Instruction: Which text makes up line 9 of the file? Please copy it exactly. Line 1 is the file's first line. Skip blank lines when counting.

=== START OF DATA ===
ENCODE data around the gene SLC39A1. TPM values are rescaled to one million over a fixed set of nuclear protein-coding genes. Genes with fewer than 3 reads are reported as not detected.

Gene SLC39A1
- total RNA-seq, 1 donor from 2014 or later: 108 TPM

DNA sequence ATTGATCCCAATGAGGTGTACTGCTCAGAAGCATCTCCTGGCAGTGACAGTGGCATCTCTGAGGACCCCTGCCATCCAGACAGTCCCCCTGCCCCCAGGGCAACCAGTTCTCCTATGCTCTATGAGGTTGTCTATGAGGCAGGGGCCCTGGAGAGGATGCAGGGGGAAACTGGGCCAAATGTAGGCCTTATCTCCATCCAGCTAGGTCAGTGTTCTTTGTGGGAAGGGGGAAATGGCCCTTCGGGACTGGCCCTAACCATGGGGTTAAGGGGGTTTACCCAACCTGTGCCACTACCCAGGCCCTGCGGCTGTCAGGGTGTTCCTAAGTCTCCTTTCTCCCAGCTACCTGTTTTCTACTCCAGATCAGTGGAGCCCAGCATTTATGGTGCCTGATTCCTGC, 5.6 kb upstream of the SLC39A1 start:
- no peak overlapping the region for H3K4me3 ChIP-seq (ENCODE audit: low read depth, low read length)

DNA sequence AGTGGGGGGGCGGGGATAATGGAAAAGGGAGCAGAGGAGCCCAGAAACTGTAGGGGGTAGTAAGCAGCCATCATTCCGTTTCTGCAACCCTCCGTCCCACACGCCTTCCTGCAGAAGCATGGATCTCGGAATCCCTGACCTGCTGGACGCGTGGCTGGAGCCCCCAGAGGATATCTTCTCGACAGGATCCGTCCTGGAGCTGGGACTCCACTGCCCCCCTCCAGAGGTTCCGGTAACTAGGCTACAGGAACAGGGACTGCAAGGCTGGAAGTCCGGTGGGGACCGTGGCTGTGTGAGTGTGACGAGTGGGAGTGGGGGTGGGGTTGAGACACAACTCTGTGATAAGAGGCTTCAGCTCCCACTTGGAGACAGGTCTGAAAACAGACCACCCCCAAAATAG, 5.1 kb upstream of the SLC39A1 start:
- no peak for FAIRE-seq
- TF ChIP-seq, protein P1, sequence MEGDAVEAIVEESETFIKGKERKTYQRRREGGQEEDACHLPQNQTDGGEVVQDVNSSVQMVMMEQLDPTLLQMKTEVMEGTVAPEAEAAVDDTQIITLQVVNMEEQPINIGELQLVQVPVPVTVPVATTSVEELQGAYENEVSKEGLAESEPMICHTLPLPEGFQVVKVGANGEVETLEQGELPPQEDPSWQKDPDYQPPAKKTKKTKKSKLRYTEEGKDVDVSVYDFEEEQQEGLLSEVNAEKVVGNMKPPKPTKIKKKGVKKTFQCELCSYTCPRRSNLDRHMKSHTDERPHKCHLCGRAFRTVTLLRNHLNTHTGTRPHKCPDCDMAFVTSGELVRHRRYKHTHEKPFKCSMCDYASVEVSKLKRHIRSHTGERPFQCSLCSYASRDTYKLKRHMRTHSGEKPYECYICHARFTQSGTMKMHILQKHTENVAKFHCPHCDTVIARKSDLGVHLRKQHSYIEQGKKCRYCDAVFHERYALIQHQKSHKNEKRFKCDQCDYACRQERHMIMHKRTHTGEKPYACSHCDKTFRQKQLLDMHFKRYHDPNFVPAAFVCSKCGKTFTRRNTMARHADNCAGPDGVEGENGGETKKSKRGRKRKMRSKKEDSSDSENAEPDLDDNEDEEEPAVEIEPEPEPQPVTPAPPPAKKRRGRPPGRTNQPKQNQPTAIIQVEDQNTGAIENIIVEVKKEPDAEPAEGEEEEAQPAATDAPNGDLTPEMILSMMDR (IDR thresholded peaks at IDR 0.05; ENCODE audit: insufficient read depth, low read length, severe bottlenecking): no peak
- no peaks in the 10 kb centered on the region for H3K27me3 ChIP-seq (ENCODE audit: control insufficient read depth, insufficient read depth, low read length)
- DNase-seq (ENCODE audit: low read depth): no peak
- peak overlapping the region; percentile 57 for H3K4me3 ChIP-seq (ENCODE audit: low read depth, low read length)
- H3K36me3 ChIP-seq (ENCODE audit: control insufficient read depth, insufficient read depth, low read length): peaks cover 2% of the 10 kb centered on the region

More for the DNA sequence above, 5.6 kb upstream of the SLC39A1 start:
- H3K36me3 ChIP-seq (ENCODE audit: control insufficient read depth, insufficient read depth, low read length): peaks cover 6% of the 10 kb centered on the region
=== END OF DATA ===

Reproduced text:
- no peaks in the 10 kb centered on the region for H3K27me3 ChIP-seq (ENCODE audit: control insufficient read depth, insufficient read depth, low read length)